11 December 2022

We are what we consume. Are we?

Joshua Rawson-Harris

Tessa Laws

Chief Executive Officer



It’s one of those words, in the marketing world, which comes up with a disturbing regularity (when you think about it). It’s used as a de facto euphemism for person, in most cases. An audience of one. A customer.
I once had a client who refused, point blank, to use it. We are not only what we consume, they argued. People don’t want to be defined, especially by brands, purely by what they buy. People’s sole purpose in life is not purely to purchase, and they don’t want to be pigeonholed as such by organisations who want to communicate with them. You are more than the sum of your wallet.
Purchase patterns have been in flux for some time. Some of us (cough) are old enough to remember a time before online shopping, before Prime next day delivery. When a trip Christmas present shopping to London was a magical adventure, fighting through crowds on Oxford Street, dazzled by the lights, to Hamleys to lose yourself in childlike fascination at just about everything on the shelves.

It might be the time Christmas lights are being turned on in high streets around the country, but those high streets aren’t looking the same. New government data (CLICK HERE to read more) has shed light on just how different, shot through the lens of post Covid times. Department stores are in decline, alongside nightclubs, clothes shops and banks. The influence of interminable periods of lockdown, as well as the rapid rise of home shopping convenience. Opening up instead, tattoo parlours, beauty services, cafes and fast food. Again convenience meets the kind of in-person service which cannot (as yet) be provided through a search browser or app.

We’ve talked before about what happens to the dead department store shell – often vast and rambling spaces. Some of our clients see potential of turning them into cinemas, multi-purpose retail space, or community hubs.

 After all, the decline of the high street is also the decline of towns and cities around the nation, where communities start to fracture and households become more insular.

This is how, at a macro level, we become defined by our shopping habits, at least in person. Online shopping tribes evidence differently. Again, some of us (cough) can recall a time when recommendation algorithms introduced new bands or books you would otherwise never have encountered. These days there’s too much data for that, from purchases for others, or from necessity, muddling the mix. In these days of direct to consumer (there it is again), many brands are trying to cut out the retailer middleman and sell directly to people.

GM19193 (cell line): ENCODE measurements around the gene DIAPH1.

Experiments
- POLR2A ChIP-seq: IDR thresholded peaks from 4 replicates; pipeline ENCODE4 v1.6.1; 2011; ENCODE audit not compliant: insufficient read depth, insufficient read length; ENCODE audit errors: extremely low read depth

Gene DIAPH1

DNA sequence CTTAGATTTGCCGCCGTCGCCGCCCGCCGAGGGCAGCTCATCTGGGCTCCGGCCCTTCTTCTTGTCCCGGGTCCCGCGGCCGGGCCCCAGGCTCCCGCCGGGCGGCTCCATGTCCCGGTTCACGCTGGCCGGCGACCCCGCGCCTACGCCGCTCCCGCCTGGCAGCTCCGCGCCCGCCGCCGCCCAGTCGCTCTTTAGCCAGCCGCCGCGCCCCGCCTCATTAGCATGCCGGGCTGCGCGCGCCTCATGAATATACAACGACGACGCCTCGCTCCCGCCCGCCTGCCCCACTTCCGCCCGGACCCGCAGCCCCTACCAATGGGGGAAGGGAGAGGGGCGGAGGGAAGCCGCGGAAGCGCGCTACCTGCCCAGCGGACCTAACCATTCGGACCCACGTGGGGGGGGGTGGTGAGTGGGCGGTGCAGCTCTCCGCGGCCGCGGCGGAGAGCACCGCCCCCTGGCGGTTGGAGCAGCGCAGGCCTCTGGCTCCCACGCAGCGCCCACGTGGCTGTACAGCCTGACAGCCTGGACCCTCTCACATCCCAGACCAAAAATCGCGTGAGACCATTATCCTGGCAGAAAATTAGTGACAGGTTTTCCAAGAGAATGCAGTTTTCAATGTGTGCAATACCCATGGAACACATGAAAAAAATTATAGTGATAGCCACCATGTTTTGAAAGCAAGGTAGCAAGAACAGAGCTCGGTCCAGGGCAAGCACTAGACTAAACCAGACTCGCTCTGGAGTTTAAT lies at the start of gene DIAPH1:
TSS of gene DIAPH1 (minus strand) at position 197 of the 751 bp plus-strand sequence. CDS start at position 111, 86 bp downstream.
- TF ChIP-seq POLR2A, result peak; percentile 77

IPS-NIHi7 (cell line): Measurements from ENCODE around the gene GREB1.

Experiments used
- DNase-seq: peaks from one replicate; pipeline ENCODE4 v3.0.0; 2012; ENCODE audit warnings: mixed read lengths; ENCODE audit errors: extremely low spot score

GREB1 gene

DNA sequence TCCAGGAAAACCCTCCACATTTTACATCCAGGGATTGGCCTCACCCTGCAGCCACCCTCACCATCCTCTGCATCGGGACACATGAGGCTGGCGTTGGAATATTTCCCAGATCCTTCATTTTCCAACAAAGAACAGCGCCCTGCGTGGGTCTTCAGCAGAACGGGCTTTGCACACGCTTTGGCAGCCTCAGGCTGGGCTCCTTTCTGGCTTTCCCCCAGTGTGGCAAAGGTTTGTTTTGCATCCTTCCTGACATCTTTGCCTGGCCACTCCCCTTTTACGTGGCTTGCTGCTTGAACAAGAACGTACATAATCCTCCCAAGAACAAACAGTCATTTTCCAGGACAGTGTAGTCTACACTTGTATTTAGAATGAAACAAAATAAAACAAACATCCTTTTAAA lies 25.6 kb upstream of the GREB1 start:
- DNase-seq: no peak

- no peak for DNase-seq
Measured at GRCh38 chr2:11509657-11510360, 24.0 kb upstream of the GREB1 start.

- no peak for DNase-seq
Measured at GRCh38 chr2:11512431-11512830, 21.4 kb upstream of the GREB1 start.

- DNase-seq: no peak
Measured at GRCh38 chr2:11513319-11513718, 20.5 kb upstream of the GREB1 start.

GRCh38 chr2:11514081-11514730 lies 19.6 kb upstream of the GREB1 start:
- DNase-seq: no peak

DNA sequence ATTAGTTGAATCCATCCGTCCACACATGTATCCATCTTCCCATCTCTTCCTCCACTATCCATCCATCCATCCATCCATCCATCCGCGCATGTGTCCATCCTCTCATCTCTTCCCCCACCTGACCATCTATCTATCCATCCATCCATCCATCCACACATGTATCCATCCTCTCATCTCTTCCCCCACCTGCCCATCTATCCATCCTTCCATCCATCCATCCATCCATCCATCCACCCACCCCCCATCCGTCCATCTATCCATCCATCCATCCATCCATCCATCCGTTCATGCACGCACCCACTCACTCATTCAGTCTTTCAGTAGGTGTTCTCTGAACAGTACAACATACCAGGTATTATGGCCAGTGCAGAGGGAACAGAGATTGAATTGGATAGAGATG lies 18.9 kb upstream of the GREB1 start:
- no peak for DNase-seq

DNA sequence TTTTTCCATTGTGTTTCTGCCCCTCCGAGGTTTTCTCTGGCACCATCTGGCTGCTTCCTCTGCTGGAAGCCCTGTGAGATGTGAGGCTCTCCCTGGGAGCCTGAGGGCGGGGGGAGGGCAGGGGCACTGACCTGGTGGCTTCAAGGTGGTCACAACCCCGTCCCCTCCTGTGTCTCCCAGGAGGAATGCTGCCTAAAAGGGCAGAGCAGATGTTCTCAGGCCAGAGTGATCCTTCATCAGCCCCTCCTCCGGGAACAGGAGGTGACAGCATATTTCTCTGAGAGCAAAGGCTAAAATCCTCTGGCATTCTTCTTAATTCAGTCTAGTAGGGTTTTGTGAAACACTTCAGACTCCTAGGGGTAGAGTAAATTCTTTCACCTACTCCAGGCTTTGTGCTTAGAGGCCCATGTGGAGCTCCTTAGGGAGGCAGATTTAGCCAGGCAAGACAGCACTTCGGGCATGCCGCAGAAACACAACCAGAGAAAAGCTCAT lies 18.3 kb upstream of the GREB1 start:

The bond between brand and shopper is a strong one – much weaker the numbers of people who identify with specific retail stores they love and will seek out in a world of relentless competition.
Online shopping is retail experience done micro – this service understands me, they have what I am looking for, the price is right for me. Ultimately, it is all about the transaction, or otherwise – not necessarily about what is said to be part of a demographic or tribe.
As retail continues to shift further from the search and discovery experience toward the direct transaction, will we start to see the decline of ‘consumer’? We’re deep in a cost of living crisis after all. Facing the third disrupted festive period, this time thanks to energy costs and avian flu instead of lockdowns and physical distancing from our nearest and dearest. Addressing the individual by their purchase power alone feels shockingly crass, when people are doing without. As brands increasingly seek a closer direct relationship with their audiences, personas or simply ‘people’, the language used to define them is also set to shift, and with it, mindsets from marketers as to making the relationships more meaningful and rounded.

CLICK HERE to read the BBC News feature by Mark Easton and Data Journalism Team

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